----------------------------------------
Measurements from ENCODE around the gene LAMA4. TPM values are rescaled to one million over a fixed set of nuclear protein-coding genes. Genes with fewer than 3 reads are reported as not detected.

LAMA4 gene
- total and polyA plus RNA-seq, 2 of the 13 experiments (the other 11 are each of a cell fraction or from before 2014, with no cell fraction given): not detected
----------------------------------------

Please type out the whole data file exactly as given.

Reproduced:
Measurements from ENCODE around the gene LAMA4. TPM values are rescaled to one million over a fixed set of nuclear protein-coding genes. Genes with fewer than 3 reads are reported as not detected.

LAMA4 gene
- total and polyA plus RNA-seq, 2 of the 13 experiments (the other 11 are each of a cell fraction or from before 2014, with no cell fraction given): not detected